systems engineering Job Reviews
Women who work in systems engineering departments have an overall job satisfaction level of 2.3, 0% of them believe there is gender equality in their firms, and make an average salary range of $100k-$150k.
I've been eyed, called a b*tch, and watched male colleagues get promoted before me. It's a place that claims it's diverse but really needs a lot of the "good old boys" to retire to possibly live up to that claim.
It's the Aerospace Industry-- I get to work on some pretty cool projects but the company is very slow to change its ingrained culture and white-male-engineer insider network. On the plus side, I've seen senior leadership kick off serious initiatives to foster women leadership; on the minus, I've seen those initiatives die as senior leaders move on.
If you want a voice as an engineer, do not work at Raytheon. Very much still a good old boys club and the women that move up, suck up.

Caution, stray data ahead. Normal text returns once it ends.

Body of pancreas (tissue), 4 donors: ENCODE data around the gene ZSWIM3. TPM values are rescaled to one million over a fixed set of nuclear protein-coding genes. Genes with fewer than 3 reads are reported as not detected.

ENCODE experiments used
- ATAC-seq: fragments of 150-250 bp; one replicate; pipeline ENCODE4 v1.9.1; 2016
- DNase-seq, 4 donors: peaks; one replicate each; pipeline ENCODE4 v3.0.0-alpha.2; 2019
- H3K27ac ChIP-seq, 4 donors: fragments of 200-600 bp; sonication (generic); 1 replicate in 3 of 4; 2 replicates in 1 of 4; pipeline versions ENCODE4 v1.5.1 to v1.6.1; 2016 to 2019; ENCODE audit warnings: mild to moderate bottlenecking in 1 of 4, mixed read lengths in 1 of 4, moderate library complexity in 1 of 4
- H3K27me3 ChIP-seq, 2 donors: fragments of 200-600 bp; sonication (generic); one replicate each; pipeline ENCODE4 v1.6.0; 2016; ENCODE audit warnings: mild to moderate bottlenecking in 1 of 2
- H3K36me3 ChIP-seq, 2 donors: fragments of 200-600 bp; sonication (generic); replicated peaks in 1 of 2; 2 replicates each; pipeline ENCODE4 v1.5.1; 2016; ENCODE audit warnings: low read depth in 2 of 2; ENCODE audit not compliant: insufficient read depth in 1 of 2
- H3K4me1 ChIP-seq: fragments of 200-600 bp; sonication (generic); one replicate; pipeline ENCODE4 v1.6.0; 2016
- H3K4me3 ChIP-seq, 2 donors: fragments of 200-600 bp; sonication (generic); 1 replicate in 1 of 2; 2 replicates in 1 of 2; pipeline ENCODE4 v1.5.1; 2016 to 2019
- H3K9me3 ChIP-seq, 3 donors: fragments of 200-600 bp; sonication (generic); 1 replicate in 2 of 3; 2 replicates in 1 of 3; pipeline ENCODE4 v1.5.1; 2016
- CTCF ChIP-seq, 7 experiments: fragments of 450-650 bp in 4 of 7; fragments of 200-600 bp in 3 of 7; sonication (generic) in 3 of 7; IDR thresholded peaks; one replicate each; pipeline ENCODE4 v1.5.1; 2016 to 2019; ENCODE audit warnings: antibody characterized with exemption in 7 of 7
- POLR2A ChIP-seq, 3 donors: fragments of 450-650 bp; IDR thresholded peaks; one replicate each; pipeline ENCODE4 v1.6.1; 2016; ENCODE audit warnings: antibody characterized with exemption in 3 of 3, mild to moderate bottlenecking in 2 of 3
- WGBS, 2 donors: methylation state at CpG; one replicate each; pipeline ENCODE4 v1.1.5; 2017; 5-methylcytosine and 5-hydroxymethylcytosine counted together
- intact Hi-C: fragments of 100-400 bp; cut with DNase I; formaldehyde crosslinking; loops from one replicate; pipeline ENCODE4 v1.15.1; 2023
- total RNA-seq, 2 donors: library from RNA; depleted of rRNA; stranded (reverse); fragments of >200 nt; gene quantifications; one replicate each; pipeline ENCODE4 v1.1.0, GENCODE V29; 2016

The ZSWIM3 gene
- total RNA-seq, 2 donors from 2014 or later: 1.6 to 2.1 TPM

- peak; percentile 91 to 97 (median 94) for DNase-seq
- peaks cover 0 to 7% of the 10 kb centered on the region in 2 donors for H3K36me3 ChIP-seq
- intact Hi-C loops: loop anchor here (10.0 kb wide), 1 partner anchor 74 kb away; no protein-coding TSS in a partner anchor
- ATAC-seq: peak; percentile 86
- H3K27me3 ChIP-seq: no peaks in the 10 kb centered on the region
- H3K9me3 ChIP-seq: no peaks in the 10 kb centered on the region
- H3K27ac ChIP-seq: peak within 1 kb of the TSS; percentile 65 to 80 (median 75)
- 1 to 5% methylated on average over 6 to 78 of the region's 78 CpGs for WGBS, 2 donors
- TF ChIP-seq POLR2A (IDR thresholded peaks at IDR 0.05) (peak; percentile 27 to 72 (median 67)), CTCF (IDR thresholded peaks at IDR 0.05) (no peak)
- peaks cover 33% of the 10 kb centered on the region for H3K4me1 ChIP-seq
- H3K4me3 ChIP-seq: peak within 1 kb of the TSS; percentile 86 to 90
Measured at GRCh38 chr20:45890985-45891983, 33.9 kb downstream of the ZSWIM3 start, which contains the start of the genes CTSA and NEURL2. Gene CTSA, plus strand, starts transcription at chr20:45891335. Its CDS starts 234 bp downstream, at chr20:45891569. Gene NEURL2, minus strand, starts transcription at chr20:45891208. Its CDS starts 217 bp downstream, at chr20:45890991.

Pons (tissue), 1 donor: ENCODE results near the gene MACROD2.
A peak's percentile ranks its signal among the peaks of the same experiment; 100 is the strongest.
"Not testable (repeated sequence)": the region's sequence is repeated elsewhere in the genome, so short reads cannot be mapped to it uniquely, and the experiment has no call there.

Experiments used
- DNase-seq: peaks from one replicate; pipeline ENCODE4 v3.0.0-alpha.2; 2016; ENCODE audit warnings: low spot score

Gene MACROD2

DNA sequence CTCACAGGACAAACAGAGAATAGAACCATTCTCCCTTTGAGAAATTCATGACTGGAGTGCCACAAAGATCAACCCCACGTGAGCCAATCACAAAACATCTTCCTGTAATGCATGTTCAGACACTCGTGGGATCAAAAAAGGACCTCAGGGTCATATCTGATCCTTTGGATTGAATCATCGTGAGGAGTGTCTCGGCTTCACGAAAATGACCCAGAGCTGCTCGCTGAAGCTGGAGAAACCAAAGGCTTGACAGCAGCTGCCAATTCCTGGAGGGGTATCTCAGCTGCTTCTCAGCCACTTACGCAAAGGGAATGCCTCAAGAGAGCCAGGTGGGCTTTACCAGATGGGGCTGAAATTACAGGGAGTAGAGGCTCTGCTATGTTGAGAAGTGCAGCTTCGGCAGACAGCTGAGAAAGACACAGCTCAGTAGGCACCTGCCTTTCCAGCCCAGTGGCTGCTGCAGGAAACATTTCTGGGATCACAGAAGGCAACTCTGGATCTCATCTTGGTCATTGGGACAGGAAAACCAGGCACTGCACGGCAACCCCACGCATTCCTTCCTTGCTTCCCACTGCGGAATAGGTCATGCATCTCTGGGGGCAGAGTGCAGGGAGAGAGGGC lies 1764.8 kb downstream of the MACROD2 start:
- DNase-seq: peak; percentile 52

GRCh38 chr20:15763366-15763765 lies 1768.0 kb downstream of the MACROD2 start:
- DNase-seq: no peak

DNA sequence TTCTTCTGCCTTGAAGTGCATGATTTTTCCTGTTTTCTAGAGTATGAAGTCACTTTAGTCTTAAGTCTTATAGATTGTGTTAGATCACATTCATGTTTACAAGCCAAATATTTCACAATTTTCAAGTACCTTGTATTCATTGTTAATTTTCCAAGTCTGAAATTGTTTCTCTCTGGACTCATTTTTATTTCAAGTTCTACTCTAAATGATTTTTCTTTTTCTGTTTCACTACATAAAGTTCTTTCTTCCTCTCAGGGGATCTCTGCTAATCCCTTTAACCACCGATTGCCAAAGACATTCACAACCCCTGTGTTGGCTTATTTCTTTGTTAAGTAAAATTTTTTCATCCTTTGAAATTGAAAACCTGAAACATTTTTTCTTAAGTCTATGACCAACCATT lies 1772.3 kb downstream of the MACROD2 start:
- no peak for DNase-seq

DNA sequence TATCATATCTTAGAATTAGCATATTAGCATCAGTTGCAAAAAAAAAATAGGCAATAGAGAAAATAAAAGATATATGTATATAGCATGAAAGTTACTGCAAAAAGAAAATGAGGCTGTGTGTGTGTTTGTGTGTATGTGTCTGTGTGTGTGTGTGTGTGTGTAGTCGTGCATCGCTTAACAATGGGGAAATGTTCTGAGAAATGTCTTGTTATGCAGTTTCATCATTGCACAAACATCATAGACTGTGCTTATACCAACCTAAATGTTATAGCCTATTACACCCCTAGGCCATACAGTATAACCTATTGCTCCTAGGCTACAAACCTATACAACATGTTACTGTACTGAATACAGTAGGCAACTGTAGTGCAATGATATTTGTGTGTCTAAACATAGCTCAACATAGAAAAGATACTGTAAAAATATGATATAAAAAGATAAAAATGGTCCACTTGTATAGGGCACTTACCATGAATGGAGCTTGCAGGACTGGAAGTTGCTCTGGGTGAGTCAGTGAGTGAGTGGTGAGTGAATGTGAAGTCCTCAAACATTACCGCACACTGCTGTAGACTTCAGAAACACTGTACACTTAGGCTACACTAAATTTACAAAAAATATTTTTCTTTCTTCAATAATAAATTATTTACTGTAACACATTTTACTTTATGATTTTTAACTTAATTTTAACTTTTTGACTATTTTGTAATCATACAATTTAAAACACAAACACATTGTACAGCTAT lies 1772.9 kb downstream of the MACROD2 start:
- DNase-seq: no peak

Most women who worked at my site (Fullerton, CA) were in support roles, such as Administrative Assistants or Configuration Management. It's very much an old boys club and sexual harassment is an unreported problem. Most women tolerate it because the HR Department was so ineffective and because of the rampant nepotism, no reporting was anonymous and retaliation would ensue. The only time you are listened to is if you are showing off a visible rack. I was not promoted until a friend (who was in a support role and had visibly huge breasts) told my manager it wasn't fair that I was passed up in favor for a guy who didn't work as hard and was not there as long as I was. My boss (a married man) had a crush on her and decided to please her by promoting me. It's hardly a meritocracy. When I worked there, I was a single woman with no children, so I can't speak about motherhood there. There were women who had kids and worked there as engineers, but their husbands also worked at the site and their husbands' employment acceptance was contingent on their wives also getting a job there. Lots and lots of nepotism, everyone there was someone's kid, mother, father, wife, husband, etc. If your family member works there and has worked there for 15-20 years, you will be ok, otherwise, you will be battling the "in" crowd as much as being a woman in engineering. I cannot say if this is a problem at other sites, just that it was a problem at the Fullerton, CA site. I know women engineers who work at the El Segundo, CA site and seem to enjoy it.